The Transit Commission today approved a report outlining OC Transpo’s recommended transit service evaluation criteria if transit service cuts are required in the future. The report provides next steps if Council directs OC Transpo to make cuts to transit services and provides specific criteria that staff will use to assess all potential service cuts.
The City’s transit budget is expected to be largely covered by the combined result of $30 million in operating savings and up to $90 million in capital budget adjustments that were included in the City’s 2021 budget, plus $135.3 million in funding expected from the federal and provincial governments. The service cut criteria could be required if lower transit ridership continues into 2022 because of COVID-19, and if the resulting loss of fare revenue is not covered by the federal and provincial governments.
The report identifies several factors to consider when exploring closing the funding gaps through transit service cuts, including impacts on disadvantaged groups, impacts on essential mobility, the ability of the transit system to return to 2019 levels and greater in the future, and impacts on the mobility and urban design goals approved by Council in the Transportation Master Plan and the Official Plan.
The report’s recommended criteria when selecting any required service cuts emphasize the need for customer consultation in selecting cuts that provide the greatest savings while impacting the fewest customers, all while retaining a good and useful citywide transit service. The criteria emphasize that service cuts should be avoided where they have a disproportionate impact on vulnerable populations, and that all cuts should be reviewed through the City’s equity and inclusion lens.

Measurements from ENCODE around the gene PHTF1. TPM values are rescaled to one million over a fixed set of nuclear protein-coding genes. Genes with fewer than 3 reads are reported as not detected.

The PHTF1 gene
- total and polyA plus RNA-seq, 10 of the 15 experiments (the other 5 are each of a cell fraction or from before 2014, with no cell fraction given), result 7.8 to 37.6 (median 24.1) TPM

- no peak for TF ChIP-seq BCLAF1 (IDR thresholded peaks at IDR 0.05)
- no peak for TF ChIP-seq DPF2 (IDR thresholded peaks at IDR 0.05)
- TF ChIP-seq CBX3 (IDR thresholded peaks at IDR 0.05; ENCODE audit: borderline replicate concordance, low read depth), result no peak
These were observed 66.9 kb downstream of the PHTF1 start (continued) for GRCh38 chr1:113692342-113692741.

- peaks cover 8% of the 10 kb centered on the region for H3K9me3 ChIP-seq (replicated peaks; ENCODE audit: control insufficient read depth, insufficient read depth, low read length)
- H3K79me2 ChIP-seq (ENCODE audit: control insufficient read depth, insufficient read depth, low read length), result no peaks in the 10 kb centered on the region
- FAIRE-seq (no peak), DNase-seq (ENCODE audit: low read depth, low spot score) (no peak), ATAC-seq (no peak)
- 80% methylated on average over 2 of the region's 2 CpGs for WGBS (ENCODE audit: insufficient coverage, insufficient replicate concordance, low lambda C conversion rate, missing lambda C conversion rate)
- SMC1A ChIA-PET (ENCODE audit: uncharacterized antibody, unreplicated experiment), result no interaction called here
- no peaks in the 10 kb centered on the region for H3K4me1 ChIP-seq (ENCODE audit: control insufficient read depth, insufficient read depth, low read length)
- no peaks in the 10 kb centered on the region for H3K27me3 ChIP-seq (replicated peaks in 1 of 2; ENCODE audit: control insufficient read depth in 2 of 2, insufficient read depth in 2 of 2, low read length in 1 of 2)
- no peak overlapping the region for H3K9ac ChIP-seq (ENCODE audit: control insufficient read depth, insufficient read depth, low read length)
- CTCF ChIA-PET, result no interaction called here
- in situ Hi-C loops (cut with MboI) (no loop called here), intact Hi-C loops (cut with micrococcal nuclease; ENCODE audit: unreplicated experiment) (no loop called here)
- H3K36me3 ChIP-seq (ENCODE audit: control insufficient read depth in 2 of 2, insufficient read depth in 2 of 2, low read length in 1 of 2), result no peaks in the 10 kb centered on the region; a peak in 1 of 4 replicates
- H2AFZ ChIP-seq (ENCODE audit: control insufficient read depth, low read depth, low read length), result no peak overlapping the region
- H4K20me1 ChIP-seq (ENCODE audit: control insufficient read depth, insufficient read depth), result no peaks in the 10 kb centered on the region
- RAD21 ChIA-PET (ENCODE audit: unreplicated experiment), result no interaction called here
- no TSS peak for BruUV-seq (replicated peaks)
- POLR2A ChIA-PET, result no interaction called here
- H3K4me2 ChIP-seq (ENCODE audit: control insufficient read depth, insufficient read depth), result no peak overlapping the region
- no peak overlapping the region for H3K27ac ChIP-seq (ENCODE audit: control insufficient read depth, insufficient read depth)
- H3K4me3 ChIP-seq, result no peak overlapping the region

OC Transpo Performance Update
OC Transpo also provided the first of its twice-annual performance reports for the period from January 2020 to December 2020, following Transit Commission’s approval of OC Transpo’s performance reporting metrics at the Commission’s meeting on February 17, 2021. These performance metrics include customer safety, ridership, customer service, and service reliability.
To better track customer safety, the Transit Commission approved the addition of two measures: the crime rate on the transit system and the rate of injuries requiring treatment by paramedics but not requiring transport to hospital.
The Transit Commission received an update on O-Train Line 1 and bus service operations. Train service reliability remains high, and preparations for upcoming track work are underway. The 11-train peak-period service schedule that was implemented in March will be extended until the end of July. Ridership in March was at 26 percent of usual levels and is expected to remain low until the current stay-at-home order and school closures end.
Finally, Transit Commission passed a motion by Councillor Glen Gower, directing the Commission Chair to write to Ottawa’s Medical Officer of Health, with a copy to the Chief Medical Officer of Health for Ontario, to emphasize the role of transit workers in enabling essential work to continue in the City of Ottawa, and ask that this be shared with the Ottawa Vaccine Sequencing Taskforce.